As with any marriage, my wife and I occasionally have a good ol’ fashioned brawl. We’re both somewhat bull-headed and prone to skirmishes. But later, after we’ve made up, she tells me how she hates fighting. And in a jovial way, I tell her that I love fighting! Fighting is how you resolve problems and address relationship-corroding issues. Like it or not, fighting is progress. After a good fight we usually feel better. It’s just a matter of perspective, I guess.
In the recent past, I had two conversations about the good fight with two different people with whom I’m close to. They are both good people, but had exact opposite opinions. The first person said something along the lines of, “You shouldn’t fight! It’s a waste of energy. Instead, lie low and stay out off the radar. That’s what you need to do to protect yourself and your family.”
At first this made a little sense. But after further contemplation, I realized I’d never heard anything more selfish and stupid. His argument admits there will always be evil, but we shouldn’t do anything to stop it. What a pile of crap! In his defense, he was trying to convince me not to be a martyr; not to waste my energy fighting “the system,” a battle which I can never win. But I still disagree.
The second person I talked to is a fighter. He believes you should always fight. He actively fights against liberalism, stupidity, government intrusion, over-taxation, corruption, and any other kind of evil on a daily basis. He’s a family man, a devout father, and a Christian. He’s humble and kind and one of the few great people I know.
I say fight the good fight! Fight evil where you can. Avenge the evil done unto the innocent. Hunt the hunters. Any person or entity that exacts purposeful harm onto another person should be fought.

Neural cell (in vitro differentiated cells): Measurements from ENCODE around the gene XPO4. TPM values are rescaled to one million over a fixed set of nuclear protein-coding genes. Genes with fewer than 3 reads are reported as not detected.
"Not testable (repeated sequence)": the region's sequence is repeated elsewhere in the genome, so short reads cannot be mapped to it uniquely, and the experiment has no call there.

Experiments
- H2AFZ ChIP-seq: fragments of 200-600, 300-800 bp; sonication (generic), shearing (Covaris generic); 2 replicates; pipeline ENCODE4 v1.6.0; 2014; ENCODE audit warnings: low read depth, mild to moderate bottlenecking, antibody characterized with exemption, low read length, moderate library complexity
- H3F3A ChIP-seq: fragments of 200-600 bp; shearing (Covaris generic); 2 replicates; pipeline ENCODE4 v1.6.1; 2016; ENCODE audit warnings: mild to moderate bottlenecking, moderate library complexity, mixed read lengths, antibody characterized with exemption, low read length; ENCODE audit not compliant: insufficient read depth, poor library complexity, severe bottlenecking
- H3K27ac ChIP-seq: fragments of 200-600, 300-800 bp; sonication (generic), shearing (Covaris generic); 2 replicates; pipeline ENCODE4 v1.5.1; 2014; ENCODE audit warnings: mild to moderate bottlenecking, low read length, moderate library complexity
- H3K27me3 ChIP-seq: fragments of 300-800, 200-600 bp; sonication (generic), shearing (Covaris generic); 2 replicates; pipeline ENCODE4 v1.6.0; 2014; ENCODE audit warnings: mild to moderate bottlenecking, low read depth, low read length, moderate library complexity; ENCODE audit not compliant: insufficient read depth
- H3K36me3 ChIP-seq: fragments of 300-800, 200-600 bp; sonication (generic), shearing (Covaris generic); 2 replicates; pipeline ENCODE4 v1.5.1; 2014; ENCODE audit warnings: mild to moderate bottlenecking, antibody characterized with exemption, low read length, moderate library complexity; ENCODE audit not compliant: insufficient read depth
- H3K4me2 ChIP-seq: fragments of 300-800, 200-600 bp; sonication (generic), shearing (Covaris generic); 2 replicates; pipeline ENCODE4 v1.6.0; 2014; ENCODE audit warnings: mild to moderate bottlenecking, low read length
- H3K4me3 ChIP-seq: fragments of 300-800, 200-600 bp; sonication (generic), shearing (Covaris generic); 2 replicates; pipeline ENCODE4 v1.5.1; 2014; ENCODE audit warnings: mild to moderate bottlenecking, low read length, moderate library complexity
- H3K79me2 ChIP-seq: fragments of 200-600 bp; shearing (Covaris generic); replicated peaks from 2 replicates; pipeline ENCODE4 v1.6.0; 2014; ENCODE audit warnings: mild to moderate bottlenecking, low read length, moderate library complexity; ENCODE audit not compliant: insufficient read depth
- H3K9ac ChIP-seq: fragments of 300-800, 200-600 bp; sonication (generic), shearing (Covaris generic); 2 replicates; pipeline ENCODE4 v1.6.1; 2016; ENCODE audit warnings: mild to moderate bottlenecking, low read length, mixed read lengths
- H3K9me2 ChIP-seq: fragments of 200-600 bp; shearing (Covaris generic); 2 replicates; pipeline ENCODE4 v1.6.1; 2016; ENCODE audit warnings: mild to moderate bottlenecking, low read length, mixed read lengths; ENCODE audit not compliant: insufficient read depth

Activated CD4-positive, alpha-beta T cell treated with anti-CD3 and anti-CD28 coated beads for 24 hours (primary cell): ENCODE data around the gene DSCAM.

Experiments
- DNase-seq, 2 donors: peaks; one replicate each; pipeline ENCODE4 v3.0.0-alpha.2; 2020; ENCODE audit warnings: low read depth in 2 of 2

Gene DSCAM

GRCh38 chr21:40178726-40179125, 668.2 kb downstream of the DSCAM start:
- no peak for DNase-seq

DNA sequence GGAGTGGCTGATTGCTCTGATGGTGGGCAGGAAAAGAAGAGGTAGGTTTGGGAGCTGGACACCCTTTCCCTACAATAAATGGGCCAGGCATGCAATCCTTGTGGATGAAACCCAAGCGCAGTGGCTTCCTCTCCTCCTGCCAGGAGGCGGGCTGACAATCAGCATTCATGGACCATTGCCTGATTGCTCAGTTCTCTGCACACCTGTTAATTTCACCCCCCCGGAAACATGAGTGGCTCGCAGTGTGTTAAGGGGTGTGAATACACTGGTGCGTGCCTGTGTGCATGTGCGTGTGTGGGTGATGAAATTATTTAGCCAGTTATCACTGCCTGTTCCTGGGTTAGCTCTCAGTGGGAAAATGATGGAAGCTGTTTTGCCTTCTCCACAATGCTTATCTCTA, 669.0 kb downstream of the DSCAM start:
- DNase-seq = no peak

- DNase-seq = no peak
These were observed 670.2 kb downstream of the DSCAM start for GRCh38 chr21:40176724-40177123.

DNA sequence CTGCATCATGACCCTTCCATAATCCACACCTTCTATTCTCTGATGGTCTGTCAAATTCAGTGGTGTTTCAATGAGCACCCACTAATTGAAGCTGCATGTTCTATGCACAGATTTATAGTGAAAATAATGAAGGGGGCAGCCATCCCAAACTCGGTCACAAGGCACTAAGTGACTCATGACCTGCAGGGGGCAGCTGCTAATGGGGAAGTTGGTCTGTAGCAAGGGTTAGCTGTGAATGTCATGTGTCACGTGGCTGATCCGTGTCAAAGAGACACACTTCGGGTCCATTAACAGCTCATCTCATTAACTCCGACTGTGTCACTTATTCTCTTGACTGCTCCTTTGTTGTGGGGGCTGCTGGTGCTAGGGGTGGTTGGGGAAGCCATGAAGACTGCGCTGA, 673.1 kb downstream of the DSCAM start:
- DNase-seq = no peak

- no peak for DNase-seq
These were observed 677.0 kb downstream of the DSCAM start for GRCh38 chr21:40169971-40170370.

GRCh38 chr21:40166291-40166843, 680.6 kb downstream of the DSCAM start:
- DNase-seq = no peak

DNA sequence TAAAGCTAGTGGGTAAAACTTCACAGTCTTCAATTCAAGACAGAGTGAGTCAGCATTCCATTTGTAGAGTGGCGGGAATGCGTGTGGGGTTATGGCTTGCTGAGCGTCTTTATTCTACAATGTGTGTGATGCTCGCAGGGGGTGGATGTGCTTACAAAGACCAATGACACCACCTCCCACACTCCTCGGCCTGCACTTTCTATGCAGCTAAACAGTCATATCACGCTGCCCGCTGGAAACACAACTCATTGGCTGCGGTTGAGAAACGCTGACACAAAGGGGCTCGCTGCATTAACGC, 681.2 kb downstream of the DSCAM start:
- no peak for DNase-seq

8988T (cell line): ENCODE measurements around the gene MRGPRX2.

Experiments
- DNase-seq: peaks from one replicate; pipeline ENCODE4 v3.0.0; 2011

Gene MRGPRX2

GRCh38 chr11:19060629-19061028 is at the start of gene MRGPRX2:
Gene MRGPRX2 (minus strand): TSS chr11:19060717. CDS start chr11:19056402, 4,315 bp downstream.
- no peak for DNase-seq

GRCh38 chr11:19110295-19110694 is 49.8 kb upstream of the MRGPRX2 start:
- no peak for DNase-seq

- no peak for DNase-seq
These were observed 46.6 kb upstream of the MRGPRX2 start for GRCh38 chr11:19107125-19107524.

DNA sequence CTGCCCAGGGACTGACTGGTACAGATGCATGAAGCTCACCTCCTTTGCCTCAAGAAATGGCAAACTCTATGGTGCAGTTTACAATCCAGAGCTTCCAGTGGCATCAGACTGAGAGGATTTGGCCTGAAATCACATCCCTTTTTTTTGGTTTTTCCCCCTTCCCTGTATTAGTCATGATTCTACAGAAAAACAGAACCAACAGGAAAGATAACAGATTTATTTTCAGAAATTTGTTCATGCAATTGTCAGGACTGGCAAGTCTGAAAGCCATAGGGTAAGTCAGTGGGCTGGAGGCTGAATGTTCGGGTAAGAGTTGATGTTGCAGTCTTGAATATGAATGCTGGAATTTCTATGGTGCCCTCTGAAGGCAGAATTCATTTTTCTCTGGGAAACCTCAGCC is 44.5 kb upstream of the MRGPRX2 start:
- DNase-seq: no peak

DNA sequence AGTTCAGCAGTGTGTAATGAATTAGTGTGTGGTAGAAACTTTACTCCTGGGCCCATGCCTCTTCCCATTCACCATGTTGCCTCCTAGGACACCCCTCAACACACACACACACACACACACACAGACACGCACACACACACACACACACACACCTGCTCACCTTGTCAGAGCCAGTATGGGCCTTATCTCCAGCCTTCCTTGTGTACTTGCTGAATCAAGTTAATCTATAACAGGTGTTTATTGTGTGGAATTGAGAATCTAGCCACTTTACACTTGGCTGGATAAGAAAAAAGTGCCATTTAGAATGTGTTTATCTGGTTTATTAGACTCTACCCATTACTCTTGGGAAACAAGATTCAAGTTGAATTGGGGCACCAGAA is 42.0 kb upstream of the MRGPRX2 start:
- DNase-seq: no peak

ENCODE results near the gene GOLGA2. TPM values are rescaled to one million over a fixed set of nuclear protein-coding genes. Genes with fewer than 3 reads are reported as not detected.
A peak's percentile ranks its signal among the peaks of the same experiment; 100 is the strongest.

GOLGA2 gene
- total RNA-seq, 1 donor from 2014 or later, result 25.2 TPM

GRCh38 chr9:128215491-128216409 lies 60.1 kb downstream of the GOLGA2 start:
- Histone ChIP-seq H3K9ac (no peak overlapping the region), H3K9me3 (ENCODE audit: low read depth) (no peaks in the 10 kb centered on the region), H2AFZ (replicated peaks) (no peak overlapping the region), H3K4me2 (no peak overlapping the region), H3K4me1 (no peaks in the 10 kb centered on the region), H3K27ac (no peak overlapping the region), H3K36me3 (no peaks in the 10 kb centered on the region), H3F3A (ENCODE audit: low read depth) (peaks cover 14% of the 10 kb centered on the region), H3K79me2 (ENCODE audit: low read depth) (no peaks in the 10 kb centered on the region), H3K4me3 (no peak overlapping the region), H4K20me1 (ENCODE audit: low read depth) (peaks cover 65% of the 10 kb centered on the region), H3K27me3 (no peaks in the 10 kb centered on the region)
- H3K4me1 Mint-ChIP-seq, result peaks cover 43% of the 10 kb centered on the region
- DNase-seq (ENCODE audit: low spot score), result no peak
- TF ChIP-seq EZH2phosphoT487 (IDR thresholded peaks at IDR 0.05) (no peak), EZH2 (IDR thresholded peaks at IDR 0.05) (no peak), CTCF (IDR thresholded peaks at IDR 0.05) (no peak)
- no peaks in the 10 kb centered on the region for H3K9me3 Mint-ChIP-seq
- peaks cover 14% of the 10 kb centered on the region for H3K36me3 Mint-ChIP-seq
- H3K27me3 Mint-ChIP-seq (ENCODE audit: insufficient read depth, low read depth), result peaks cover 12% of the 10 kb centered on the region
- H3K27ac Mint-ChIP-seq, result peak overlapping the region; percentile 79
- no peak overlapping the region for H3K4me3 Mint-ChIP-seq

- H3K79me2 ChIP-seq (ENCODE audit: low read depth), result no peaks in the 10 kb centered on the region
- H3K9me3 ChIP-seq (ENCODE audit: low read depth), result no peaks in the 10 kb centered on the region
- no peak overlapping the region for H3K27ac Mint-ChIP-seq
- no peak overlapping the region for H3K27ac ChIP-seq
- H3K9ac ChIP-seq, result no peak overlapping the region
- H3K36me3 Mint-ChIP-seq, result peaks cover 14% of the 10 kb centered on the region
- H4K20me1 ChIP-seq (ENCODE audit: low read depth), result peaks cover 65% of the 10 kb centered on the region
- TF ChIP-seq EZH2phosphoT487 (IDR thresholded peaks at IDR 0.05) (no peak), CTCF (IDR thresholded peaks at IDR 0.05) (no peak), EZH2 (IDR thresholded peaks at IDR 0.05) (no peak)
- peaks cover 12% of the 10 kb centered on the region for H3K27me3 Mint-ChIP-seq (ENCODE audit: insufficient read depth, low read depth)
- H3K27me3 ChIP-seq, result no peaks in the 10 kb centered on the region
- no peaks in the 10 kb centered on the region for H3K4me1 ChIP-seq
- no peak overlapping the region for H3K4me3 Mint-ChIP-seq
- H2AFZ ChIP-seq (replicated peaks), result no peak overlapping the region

By absorbing all the pain caused by unchecked aggression, you invite despair, depression, and madness into your life. When I was a kid, my dad said, “If anyone bully’s you at school, I want you to punch them square in the nose as hard as you can. Don’t worry about getting in trouble; I’ll back you up.” Now, my dad was a very peaceful person, but he knew that by allowing myself to be bullied would set my life up for failure.
Kids these days are encouraged NEVER to fight back. When my son was very young, I told him to fight back against bully who hurt him. Much to my chagrin, he refused adamantly, pleading that it was ‘against the rules.’ This pacifism attitude is very unhealthy in the long run, as well as completely un-natural. Without the fight, some kids eventually absorb so much mental torture that they crack, and one day they bring a gun to school and kill a bunch of innocent people. And every time this happens, society divides the blame into three categories: 1) blame the gun, 2) blame the bully, and 3) blame mental illness. The truth is: BLAME SOCIETY for teaching the kids NEVER to fight.